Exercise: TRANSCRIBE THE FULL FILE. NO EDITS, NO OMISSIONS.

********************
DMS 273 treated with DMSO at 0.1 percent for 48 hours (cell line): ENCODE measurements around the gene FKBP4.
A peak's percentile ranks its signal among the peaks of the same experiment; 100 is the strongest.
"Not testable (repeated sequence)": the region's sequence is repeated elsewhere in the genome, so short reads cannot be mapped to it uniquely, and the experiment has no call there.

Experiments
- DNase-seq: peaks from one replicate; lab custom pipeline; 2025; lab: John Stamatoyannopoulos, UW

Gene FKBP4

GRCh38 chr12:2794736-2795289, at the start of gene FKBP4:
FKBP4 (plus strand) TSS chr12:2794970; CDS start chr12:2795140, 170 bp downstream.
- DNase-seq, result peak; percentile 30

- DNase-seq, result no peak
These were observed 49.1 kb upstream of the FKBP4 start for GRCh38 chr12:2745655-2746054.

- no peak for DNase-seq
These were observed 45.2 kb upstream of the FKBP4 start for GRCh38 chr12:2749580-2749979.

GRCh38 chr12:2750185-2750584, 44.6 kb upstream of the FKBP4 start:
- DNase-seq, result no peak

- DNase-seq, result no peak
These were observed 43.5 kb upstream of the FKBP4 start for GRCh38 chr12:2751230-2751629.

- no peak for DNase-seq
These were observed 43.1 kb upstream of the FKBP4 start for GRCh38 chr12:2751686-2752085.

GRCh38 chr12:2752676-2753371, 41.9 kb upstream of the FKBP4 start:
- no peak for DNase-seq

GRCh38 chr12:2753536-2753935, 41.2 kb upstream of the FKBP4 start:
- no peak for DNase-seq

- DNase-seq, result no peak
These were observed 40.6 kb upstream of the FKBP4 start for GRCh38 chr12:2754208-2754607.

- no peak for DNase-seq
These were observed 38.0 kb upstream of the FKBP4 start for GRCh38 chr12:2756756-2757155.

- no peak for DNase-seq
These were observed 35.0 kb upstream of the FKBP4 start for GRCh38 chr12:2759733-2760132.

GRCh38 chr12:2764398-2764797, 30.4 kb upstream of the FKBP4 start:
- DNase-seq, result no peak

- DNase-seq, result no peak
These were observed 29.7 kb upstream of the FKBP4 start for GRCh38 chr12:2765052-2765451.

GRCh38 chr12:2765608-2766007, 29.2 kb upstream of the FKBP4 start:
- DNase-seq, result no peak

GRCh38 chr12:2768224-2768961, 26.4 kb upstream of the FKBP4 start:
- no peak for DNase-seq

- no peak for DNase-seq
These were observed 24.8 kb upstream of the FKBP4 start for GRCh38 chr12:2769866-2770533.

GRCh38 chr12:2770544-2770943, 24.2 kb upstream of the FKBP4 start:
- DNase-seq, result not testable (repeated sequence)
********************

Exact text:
DMS 273 treated with DMSO at 0.1 percent for 48 hours (cell line): ENCODE measurements around the gene FKBP4.
A peak's percentile ranks its signal among the peaks of the same experiment; 100 is the strongest.
"Not testable (repeated sequence)": the region's sequence is repeated elsewhere in the genome, so short reads cannot be mapped to it uniquely, and the experiment has no call there.

Experiments
- DNase-seq: peaks from one replicate; lab custom pipeline; 2025; lab: John Stamatoyannopoulos, UW

Gene FKBP4

GRCh38 chr12:2794736-2795289, at the start of gene FKBP4:
FKBP4 (plus strand) TSS chr12:2794970; CDS start chr12:2795140, 170 bp downstream.
- DNase-seq, result peak; percentile 30

- DNase-seq, result no peak
These were observed 49.1 kb upstream of the FKBP4 start for GRCh38 chr12:2745655-2746054.

- no peak for DNase-seq
These were observed 45.2 kb upstream of the FKBP4 start for GRCh38 chr12:2749580-2749979.

GRCh38 chr12:2750185-2750584, 44.6 kb upstream of the FKBP4 start:
- DNase-seq, result no peak

- DNase-seq, result no peak
These were observed 43.5 kb upstream of the FKBP4 start for GRCh38 chr12:2751230-2751629.

- no peak for DNase-seq
These were observed 43.1 kb upstream of the FKBP4 start for GRCh38 chr12:2751686-2752085.

GRCh38 chr12:2752676-2753371, 41.9 kb upstream of the FKBP4 start:
- no peak for DNase-seq

GRCh38 chr12:2753536-2753935, 41.2 kb upstream of the FKBP4 start:
- no peak for DNase-seq

- DNase-seq, result no peak
These were observed 40.6 kb upstream of the FKBP4 start for GRCh38 chr12:2754208-2754607.

- no peak for DNase-seq
These were observed 38.0 kb upstream of the FKBP4 start for GRCh38 chr12:2756756-2757155.

- no peak for DNase-seq
These were observed 35.0 kb upstream of the FKBP4 start for GRCh38 chr12:2759733-2760132.

GRCh38 chr12:2764398-2764797, 30.4 kb upstream of the FKBP4 start:
- DNase-seq, result no peak

- DNase-seq, result no peak
These were observed 29.7 kb upstream of the FKBP4 start for GRCh38 chr12:2765052-2765451.

GRCh38 chr12:2765608-2766007, 29.2 kb upstream of the FKBP4 start:
- DNase-seq, result no peak

GRCh38 chr12:2768224-2768961, 26.4 kb upstream of the FKBP4 start:
- no peak for DNase-seq

- no peak for DNase-seq
These were observed 24.8 kb upstream of the FKBP4 start for GRCh38 chr12:2769866-2770533.

GRCh38 chr12:2770544-2770943, 24.2 kb upstream of the FKBP4 start:
- DNase-seq, result not testable (repeated sequence)